Reading Round-Up, 22 July
July 21st is the Summer Solstice … traditionally the hottest day. So what’s a girl to do but stay inside and “relax” with her favorite reading resources. I promise that it isn’t on purpose that lots of links go back to The Guardian … we got the leads from other sources. It does make for some anecdotal data on the coverage that literacy and reading is getting in the UK!
Mark Your Calendars
BYOB – Bring Your Old Books I love that! On July 27, 2008, Project Learn in Medina, OH (Cleveland) is celebrating its 25th Anniversary by inviting the public to BYOB to a party on Public Square. They are hoping to receive 5,000 books. Project LEARN of Medina County tutors adult learners on a one-to-one basis in reading, math and English as a second language. They are opening a bookstore next month. You can read more in Sue Bielawski’s article, Medina: New Used Book Store Will Help Literacy Project on Cleveland.com, a blog for everything Cleveland.
Grant Deadline: September 5, 2008 The 2009 cycle for grants via the Barbara Bush Foundation for Literacy closes on September 5, 2008. The Foundation’s National Grant Program awards about $650,000 in grants to “develop or expand” projects that support developing literacy skills for primary caregivers and their children. Read more at the Barbara Bush Foundation website.
More News and Views
The Eyes Have It In her article at Education Week (online), Linda Jacobson tells us how states are turning to child-development studies for ways to “best target” their limited (and reduced) budgets. See States eye Research to Shape Pre-K Priorities at edweek.org
Kudos to Plattsburgh State (New York) The Department of Literacy Education at Plattsburgh State offers classes to help students (undergrad and graduate) apply classroom learning to their careers as literacy specialists. They are tutoring children ages 4 to 16 referred to the Literacy Education Center by their schools. You can read Louise Ash’s summary at Reading Today Daily (IRA blog), or the whole article at RedOrbit.com.
Asi Asi (so so) Read Mary Ann Zehr’s article about reading and math progress in English-Learners Still Lag on Reading, Math in Education Week (online). Her front-end emphasis is on the gaps that continue to exist for ELLs (English Language Learners), though at least 24 states have shown some progress in English language proficiency. We read it at edweek.org
Reading Nightmare: The Series Yesterday, Channel 4 (UK) started airing its series Can’t Read, Can’t Write This is an eye-opening series on the adult illiteracy problem in the UK, where, according to stats cited by Paul Strange, more than “five million adults have a reading age of 12 or less, or, worse still, cannot read at all.” We found Paul Strange’s article in the DigiGuide Forums. Will that “reality show” cross the pond, too?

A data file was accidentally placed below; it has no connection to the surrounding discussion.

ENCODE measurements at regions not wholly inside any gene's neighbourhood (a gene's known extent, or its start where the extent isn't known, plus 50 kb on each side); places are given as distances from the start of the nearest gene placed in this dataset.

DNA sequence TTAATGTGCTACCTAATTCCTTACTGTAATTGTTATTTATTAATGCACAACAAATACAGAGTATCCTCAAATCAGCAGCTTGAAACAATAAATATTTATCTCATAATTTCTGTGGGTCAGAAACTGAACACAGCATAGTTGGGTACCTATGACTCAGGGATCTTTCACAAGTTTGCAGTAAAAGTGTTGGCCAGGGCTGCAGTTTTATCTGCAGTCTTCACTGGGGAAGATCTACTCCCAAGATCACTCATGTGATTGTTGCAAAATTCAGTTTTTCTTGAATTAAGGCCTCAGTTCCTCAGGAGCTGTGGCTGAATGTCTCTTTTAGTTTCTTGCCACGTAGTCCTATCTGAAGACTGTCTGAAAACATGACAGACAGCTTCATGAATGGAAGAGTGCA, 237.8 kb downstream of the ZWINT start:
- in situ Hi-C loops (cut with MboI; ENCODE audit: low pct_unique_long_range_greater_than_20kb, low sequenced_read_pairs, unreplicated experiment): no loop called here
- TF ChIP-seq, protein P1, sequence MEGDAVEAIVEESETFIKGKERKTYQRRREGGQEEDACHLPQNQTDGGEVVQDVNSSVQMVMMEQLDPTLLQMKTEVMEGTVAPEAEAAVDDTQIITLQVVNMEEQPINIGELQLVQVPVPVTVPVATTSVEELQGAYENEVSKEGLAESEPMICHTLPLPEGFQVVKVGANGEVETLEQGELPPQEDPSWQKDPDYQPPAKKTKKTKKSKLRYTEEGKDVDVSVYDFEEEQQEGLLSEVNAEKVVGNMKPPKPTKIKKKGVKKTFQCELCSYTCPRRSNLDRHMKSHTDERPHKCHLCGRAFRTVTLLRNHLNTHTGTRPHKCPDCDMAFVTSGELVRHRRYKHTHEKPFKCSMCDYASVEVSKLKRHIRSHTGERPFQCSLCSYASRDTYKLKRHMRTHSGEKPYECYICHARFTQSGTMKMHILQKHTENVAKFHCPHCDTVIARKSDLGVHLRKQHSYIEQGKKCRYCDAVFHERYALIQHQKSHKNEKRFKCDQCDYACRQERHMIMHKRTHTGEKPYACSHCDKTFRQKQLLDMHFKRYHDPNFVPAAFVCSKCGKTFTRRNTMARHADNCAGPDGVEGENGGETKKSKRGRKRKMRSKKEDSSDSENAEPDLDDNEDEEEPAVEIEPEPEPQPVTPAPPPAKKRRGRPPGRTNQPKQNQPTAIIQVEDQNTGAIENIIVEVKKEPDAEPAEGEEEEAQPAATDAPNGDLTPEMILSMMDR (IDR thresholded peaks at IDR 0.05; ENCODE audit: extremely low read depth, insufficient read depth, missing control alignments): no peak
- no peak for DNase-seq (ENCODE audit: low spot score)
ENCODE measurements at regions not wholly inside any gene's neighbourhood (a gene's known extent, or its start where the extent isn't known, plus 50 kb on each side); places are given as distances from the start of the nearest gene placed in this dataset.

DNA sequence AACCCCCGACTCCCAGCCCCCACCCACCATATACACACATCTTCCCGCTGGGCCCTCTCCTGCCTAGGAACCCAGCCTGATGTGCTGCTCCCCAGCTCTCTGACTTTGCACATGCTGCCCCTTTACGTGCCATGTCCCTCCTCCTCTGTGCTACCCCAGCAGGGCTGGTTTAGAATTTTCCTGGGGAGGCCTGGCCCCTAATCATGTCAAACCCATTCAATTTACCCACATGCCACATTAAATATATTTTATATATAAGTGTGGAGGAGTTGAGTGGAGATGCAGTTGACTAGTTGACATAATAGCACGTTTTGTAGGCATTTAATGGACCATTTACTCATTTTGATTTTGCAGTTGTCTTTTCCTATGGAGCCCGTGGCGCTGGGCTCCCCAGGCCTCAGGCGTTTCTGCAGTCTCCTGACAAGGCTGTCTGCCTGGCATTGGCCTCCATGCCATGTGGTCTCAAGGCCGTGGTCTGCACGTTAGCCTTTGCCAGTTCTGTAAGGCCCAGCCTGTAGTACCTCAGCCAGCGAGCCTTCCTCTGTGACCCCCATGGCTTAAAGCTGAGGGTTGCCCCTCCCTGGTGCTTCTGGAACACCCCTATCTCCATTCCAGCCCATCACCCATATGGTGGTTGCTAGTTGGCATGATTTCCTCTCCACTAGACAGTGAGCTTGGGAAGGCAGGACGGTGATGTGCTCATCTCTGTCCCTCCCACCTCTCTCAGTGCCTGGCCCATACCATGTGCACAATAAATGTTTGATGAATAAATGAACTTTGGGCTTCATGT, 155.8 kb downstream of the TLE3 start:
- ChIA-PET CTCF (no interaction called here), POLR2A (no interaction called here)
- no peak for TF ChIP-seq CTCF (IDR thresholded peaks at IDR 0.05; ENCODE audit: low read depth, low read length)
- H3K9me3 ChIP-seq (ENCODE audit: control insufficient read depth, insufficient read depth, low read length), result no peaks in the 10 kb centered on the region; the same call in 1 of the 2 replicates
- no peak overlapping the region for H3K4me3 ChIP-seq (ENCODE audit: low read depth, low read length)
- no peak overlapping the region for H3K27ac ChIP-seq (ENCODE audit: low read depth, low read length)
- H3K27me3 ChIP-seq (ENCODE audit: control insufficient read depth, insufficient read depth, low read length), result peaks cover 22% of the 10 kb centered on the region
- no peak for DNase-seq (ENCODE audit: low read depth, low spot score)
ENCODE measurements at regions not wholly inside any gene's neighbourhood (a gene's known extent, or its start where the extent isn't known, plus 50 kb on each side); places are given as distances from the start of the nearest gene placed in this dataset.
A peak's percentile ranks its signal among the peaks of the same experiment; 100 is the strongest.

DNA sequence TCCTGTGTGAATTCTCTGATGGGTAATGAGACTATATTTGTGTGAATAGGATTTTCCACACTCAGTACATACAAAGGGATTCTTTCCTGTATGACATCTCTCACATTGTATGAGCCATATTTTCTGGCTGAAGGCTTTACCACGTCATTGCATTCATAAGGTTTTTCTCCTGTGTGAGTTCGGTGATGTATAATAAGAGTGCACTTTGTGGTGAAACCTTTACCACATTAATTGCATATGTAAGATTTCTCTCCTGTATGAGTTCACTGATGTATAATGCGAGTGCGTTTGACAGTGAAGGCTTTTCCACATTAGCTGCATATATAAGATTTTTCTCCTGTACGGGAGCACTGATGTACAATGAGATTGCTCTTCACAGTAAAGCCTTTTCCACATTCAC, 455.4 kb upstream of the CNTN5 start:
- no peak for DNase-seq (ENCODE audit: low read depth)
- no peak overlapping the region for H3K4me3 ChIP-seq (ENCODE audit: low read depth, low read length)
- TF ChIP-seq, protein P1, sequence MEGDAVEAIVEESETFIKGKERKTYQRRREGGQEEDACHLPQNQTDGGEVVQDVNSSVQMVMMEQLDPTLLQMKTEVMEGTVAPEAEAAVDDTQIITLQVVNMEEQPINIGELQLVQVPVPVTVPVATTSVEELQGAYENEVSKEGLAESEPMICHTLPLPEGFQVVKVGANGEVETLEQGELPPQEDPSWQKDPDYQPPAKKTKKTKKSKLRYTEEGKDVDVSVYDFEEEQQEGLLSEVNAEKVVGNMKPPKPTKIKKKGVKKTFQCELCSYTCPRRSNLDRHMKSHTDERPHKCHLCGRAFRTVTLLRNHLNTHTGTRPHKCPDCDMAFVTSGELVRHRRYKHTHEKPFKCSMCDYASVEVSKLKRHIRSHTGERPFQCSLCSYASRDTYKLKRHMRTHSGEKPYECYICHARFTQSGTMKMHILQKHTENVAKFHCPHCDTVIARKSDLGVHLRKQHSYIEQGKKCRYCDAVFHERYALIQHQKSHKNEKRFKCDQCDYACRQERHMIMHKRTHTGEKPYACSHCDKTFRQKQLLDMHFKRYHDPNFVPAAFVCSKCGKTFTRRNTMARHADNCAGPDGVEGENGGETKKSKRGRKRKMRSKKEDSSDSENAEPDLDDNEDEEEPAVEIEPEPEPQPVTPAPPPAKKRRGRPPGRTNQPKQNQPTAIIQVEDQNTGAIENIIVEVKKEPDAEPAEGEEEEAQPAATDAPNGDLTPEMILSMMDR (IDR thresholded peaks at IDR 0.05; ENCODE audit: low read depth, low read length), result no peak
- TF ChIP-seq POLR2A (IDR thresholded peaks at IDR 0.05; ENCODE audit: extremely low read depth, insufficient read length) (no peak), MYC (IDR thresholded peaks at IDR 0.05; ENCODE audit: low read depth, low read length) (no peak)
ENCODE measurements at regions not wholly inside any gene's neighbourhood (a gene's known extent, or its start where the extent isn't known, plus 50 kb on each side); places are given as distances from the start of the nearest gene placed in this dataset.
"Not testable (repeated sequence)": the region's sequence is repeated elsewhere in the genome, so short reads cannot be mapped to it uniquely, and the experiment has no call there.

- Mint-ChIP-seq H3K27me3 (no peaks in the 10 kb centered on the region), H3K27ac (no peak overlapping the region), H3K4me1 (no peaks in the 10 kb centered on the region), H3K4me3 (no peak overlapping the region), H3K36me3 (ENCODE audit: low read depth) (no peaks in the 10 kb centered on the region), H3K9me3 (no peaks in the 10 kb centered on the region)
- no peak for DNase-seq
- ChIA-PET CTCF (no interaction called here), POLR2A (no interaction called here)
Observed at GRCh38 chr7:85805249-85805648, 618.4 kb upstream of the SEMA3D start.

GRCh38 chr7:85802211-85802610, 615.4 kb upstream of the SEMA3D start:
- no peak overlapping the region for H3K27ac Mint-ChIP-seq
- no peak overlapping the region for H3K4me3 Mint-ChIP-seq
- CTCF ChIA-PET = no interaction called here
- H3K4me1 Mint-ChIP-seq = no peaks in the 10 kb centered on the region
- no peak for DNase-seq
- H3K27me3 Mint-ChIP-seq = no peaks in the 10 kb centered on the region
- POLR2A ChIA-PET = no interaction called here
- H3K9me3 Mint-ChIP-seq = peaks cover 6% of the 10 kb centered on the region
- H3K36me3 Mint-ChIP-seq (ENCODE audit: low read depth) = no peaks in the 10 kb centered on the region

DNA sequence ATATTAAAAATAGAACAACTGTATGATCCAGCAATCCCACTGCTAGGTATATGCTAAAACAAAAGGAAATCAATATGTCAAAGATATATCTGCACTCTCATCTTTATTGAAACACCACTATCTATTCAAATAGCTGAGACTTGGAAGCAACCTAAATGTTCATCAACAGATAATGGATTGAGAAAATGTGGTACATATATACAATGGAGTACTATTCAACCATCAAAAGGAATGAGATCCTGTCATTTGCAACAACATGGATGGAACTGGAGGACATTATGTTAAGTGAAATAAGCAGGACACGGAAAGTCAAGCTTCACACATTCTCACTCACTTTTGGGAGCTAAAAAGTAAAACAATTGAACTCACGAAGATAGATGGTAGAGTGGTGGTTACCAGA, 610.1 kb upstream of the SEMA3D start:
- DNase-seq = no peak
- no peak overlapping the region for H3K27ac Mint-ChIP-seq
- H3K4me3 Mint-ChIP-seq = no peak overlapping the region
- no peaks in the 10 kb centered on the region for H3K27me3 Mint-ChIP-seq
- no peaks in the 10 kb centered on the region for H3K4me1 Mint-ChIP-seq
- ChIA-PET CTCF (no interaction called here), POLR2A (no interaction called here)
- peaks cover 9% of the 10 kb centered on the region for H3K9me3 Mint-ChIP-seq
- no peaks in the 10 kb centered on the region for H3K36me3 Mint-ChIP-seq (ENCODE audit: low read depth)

The Movie Reel (It Comes Full Circle) On the International Reading Association Blog (Reading Today Daily), Louise Ash has a summary (and link to) a University of Canterbury (New Zealand) new study on the use of movie subtitles to help improve literacy skills. This adds more data points to something Jim Trelease has been saying for years – if you’re going to let them watch TV, turn on the closed captioning.
TXT–ING 123 I saw this piece several times, and thought I had written about it, but apparently not. There is an article on July 5, 2008 The Guardian called 2b or not 2b. It is a great primer on texting technology, why it is popular, and how it can “improve children’s writing and spelling.” For more on technology, there is an article about gaming as a positive for literacy in this article, Is Our Children Reading, also from The Guardian last December. Thanks to Alisa at a musing space and Bunneth at Coffee Good, Morning Bad for the leads.
Walking the Talk Yesterday I wrote a post about working together for literacy. The more we know about each other, the better prepared we are to assist those who seek our help. So today, I would like to introduce some non-profits I found this past week.
- NapaLit is a local resource for literacy support activities for Napa County (California). Not only will you find information and activities on the site, but also there is a bulletin board and calendar with upcoming events for kids from preschool through teens.
- PJ Library is a program that provides books and music to Jewish families with young children. Last week, Barbara Bietz had a wonderful interview with Marcie Greenfield Simons, Director of the PJ Library, on her blog, Jewish Books for Children with Author Barbara Bietz. Go to the PJ Library site to review the list of communities with PJ Library partners.